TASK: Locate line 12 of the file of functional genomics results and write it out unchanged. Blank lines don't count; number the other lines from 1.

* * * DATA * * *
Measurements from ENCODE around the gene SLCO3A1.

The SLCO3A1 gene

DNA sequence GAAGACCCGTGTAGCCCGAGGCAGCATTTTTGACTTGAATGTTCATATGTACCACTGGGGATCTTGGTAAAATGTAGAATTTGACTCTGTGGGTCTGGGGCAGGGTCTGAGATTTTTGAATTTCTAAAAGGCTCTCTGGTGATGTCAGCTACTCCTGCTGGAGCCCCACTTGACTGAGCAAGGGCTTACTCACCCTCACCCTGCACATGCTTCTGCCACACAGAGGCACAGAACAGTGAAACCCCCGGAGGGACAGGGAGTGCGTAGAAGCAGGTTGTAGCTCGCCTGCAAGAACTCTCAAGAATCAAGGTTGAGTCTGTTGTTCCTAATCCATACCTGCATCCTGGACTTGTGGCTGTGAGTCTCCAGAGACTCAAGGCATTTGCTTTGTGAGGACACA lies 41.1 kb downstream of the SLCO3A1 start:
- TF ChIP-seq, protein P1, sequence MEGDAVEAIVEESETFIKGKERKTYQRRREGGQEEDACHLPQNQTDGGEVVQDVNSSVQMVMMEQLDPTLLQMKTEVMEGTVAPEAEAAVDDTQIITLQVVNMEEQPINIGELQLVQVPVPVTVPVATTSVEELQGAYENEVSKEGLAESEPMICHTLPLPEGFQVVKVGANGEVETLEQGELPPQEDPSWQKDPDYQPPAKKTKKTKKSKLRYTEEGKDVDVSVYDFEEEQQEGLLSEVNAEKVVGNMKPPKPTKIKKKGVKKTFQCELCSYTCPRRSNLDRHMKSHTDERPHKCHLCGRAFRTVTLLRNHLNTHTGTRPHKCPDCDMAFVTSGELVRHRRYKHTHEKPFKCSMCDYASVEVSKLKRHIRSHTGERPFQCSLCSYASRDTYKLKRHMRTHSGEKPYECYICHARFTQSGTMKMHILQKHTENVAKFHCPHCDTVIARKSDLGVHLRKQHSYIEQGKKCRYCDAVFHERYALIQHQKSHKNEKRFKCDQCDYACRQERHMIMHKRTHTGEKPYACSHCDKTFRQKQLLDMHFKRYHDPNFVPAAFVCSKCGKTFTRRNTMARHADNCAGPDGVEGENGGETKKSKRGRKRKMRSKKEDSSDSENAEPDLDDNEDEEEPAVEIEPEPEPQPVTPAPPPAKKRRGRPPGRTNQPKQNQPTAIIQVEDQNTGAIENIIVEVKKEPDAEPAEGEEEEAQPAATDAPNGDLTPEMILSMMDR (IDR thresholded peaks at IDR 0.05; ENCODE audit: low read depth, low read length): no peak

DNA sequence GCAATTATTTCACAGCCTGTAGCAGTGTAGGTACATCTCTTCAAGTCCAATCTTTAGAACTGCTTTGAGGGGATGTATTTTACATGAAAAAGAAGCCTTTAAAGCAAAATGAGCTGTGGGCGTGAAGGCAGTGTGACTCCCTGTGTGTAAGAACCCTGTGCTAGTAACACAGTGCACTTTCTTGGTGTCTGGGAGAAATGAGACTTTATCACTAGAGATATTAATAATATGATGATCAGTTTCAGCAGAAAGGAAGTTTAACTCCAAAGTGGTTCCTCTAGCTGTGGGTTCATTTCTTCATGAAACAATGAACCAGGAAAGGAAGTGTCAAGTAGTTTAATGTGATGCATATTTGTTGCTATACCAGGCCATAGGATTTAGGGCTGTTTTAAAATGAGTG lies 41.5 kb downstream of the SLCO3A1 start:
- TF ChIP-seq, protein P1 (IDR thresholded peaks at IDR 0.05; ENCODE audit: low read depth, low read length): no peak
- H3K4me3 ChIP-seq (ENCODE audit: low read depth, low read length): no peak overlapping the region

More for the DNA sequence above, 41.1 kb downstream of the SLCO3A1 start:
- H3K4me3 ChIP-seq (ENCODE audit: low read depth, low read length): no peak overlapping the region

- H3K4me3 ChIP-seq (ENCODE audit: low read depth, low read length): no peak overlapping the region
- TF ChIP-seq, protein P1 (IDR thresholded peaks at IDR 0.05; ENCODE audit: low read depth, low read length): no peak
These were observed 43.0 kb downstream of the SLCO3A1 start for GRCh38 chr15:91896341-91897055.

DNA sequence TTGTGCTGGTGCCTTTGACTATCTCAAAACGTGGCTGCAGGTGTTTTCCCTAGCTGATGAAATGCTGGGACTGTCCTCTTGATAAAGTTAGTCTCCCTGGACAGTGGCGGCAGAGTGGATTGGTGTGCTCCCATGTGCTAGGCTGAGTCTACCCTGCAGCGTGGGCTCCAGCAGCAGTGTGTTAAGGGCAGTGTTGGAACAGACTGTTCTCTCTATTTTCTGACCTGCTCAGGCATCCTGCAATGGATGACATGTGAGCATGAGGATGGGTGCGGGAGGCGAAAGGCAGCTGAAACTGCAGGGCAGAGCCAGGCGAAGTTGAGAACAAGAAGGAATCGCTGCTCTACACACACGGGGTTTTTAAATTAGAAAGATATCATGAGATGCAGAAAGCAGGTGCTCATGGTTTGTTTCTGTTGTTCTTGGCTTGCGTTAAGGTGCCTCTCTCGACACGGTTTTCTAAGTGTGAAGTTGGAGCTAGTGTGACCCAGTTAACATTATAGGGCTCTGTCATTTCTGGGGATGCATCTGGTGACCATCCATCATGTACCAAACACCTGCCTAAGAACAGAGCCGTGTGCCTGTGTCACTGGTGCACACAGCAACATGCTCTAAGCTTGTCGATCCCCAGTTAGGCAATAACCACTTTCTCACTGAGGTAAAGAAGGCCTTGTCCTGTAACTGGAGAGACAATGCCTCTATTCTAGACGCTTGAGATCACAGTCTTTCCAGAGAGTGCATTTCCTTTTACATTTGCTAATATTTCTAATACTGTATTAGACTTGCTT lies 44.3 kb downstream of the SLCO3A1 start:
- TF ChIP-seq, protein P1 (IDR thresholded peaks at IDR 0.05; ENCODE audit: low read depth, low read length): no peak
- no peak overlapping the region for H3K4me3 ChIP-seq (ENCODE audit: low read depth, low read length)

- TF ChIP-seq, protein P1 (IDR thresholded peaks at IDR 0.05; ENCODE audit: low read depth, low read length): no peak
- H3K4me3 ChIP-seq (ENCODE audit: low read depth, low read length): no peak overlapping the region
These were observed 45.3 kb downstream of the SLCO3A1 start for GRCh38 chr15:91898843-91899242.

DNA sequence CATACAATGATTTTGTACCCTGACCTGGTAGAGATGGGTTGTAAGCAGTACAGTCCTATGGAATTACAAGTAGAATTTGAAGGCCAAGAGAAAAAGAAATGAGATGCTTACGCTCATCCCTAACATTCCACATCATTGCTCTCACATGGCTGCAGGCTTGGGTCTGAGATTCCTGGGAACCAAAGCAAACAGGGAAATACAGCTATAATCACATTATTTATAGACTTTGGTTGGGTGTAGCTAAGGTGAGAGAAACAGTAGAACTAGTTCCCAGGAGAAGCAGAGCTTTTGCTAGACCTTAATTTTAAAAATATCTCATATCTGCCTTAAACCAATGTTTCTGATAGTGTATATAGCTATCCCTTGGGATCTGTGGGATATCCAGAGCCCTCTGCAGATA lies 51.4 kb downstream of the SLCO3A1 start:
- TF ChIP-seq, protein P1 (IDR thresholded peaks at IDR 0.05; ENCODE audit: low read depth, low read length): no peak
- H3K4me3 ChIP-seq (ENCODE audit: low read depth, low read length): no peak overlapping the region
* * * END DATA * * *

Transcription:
These were observed 43.0 kb downstream of the SLCO3A1 start for GRCh38 chr15:91896341-91897055.